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    Councilwoman Richardson-Batts Tells She Does Not Support City Mgr. Proposal To Cut Utility Tax on Gas to 5% By April '02

    Instead Favors Building Reserves To Smooth Future Rate Spikes and Repairing Infrastructure

    (August 17, 2001) -- Councilwoman Laura Richardson-Batts has told she does not support a proposal in the City Manager's proposed budget to lower LB's utility tax on natural gas from its current 8% to 5% by April, 2002.

    Instead, the 6th district representative said she favors using City Hall's current revenue windfall (about $13 million, resulting mainly from increased fees paid to City Hall by So. Cal Gas for using the city's pipeines) to build reserves that could smooth future rate spikes and repair city infrastructure.

    "I'd rather see us establish a reserve so if something like this happens again, we would be in a better position of paying the difference and not having the costs shoot up like they did," Councilwoman Richardson-Batts said.

    She said she'd "found in our [Council approved] solutions [earlier this year]...sometimes a million dollars doesn't go very far over, let's say, a half a million accounts, or a hundred thousand or how ever many it is."

    She added, "I think we took very positive steps to reduce it [the utility tax] before we had to this last time, and so I'm hoping that that demonstrates the good faith to the public, that we're trying to do the best that we can."

    She added, "What I am in support of is with those dollars, I believe we need to address the things that the community has asked us to do. And the community has asked us to revitalize the neighborhoods, to fix the infrastructure, to do many of the things that we haven't had the luxury of doing due to cutbacks in years past. So I would like to see us focus on those areas."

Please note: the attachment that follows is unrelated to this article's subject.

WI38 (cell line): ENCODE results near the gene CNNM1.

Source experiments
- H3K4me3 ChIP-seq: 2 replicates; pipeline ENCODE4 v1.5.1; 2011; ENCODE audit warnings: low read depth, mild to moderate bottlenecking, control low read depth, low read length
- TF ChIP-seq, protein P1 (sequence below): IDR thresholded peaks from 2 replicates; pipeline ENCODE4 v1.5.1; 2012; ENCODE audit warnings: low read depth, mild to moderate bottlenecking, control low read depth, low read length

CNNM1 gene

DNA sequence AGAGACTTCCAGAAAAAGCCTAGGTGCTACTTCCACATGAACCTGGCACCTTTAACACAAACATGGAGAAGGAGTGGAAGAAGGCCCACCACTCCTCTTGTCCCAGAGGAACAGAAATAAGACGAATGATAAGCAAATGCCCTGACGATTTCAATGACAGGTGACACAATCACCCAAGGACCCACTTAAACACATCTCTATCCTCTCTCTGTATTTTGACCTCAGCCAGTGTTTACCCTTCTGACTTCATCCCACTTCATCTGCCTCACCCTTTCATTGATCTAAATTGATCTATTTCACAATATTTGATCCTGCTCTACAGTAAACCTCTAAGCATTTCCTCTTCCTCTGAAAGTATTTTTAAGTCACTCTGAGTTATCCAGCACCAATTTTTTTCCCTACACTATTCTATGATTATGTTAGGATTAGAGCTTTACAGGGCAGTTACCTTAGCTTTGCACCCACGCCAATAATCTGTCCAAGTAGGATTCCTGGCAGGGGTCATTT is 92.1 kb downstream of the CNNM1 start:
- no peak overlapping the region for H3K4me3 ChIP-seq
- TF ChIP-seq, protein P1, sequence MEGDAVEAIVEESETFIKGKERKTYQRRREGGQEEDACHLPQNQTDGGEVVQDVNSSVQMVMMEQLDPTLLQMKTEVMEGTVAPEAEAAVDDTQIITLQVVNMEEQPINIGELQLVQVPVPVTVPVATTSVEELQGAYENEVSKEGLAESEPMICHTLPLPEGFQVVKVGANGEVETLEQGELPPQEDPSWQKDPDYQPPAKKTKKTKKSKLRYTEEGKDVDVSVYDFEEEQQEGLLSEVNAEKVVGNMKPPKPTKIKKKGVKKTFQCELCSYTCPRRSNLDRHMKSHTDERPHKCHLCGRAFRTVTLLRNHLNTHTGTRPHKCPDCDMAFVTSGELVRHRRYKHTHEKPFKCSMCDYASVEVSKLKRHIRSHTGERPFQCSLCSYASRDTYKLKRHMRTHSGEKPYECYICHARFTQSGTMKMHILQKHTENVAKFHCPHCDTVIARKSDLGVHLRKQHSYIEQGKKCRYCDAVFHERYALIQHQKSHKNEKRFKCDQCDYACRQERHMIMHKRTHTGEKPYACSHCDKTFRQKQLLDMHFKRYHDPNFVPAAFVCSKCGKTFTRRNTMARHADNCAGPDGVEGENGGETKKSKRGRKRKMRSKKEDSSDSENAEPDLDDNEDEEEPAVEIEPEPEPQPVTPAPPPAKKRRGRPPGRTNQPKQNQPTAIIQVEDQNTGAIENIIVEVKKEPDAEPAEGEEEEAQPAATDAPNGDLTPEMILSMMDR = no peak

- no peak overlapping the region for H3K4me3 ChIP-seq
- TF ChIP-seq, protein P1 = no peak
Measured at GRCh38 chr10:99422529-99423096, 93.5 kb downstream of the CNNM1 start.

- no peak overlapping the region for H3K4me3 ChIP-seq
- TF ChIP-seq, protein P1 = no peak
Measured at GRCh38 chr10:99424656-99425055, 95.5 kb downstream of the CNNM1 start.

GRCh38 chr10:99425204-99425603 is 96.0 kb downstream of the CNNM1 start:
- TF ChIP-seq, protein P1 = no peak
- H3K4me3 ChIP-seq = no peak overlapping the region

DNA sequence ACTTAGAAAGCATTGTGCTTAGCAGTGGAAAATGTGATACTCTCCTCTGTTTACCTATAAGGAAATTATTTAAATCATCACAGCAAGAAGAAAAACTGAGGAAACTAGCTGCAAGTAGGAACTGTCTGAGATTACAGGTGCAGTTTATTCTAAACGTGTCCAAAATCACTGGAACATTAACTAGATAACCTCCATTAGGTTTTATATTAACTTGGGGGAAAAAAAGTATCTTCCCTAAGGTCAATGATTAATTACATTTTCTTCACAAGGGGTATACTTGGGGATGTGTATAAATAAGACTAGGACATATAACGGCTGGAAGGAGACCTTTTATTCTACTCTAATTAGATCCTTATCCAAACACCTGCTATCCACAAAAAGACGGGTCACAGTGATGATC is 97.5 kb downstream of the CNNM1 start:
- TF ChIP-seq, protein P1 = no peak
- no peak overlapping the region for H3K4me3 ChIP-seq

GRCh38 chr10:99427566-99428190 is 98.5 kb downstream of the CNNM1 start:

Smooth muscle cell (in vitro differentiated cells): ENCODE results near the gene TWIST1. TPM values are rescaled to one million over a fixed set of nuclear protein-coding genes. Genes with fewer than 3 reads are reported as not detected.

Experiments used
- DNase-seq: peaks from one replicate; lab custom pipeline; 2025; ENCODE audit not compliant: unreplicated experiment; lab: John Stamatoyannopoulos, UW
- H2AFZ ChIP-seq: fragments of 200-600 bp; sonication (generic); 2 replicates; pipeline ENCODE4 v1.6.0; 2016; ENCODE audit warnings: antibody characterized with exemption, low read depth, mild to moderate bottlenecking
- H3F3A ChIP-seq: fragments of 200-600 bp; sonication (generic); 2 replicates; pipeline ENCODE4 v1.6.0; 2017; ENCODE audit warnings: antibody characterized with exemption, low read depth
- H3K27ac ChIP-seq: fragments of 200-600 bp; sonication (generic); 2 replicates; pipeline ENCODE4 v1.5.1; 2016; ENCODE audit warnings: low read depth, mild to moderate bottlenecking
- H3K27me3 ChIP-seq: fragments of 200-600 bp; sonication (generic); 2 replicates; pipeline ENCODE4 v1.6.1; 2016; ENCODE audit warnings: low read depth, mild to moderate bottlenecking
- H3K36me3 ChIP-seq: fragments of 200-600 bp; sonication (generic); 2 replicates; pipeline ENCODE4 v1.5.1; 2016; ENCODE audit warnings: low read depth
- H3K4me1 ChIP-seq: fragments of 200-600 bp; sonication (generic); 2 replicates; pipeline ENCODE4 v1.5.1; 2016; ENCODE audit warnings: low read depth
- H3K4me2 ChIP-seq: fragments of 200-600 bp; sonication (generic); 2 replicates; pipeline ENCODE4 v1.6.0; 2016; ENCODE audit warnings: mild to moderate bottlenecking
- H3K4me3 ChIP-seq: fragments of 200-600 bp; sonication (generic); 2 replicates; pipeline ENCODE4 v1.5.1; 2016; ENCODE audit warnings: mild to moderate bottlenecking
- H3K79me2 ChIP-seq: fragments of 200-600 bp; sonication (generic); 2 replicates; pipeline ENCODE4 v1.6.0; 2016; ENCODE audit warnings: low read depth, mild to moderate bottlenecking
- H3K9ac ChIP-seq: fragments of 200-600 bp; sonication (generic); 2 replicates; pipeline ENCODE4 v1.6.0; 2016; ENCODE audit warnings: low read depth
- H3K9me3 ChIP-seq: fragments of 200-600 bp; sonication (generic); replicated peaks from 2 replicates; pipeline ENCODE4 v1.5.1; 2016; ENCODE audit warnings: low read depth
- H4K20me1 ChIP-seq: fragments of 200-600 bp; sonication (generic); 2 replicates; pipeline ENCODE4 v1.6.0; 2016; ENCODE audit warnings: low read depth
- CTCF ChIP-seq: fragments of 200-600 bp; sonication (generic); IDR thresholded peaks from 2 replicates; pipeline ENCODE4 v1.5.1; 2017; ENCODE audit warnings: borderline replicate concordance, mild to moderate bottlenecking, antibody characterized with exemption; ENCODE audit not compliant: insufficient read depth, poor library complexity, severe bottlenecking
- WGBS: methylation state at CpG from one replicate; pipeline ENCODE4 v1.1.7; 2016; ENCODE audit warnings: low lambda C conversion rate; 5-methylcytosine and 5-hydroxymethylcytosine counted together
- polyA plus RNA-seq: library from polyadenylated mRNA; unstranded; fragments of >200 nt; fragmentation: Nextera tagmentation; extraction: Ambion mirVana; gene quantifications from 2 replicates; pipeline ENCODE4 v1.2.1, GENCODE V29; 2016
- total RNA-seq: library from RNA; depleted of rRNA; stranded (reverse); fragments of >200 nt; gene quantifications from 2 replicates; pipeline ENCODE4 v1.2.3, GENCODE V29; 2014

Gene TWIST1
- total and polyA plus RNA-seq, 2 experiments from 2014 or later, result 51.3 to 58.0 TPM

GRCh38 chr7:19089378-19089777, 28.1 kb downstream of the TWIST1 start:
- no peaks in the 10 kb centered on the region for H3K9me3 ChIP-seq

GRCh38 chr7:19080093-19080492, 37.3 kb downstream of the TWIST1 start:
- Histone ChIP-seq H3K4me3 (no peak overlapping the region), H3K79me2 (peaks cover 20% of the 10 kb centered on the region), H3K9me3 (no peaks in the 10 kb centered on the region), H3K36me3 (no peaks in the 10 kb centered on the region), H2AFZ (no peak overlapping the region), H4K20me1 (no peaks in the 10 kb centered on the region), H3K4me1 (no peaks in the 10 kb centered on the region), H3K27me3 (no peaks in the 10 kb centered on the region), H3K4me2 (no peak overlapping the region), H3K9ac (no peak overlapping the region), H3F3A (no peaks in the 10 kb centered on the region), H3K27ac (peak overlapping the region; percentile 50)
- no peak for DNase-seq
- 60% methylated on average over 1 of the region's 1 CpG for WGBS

Councilwoman Richardson-Batts is the second Councilmember (Councilwoman Kell was the first) to respond to a request by for comments on the recently proposed budget. We have added her comments to our growing page of budget responses (including a link to Mayor Beverly O'Neill's full budget transmittal) and extended comments by Mayoral candidate Norm Ryan, Councilwoman Jackie Kell and LB Police Officers Ass'n President Steve James.

    We have posted Councilwoman Richardson-Batts' complete response, which can be accessed directly from this page while on line by clicking on Richardson-Batts budget comments. (To view the entire page of responses from the top, click here.)

    Dissent from 6th district activist Lewis Lester

    Councilwoman Richardson-Batts' position puts her on a collision course with one of her constituents, 6th district activist and LBCUR member Lewis Lester. On August 16, Mr. Lester joined two other LBCUR members (Traci Wilson-Kleekamp and John Deats) in filing a Notice of Intent to circulate an initiative petition to end completely LB's utility tax on City Hall's gas and water utilities.

    Mr. Lester told he found Richardson-Batts' position "a day late and a dollar short." He said that "to the extent there is a Gas Fund, the funds that were there should have been used to deal with the spikes in rates, not forcing ratepayers to pay those rates and then expect programs that are put in place for seniors and the disabled [or a "level pay plan"] to be an adequate form of tax relief."

    He said "the suggestion that we create another posturing of the worst kind. It doesn't elevate the discussion and it doesn't do anything to compensate people who had to make sacrifices with respect to child payments..."

    Mr. Lester added, "If she's serious about revitalizing neighborhoods...about sidewalk improvements up alleys and making code enforcement more efficient, then she's going to welcome a review of the budget that takes into consideration the zeroing out of gas and water utility users tax for two reasons.

    Number one, it allows people, particularly in her district...extra discretionary income. And there's no such thing as discretionary income in my neighborhood, but allows them to have more choice with their money. Number two, it forces the city to concentrate on its spending priorities...There are some "enhancements" [in the budget], but that's what they are...Nobody has gone through this budget to look at what we can do differently..."

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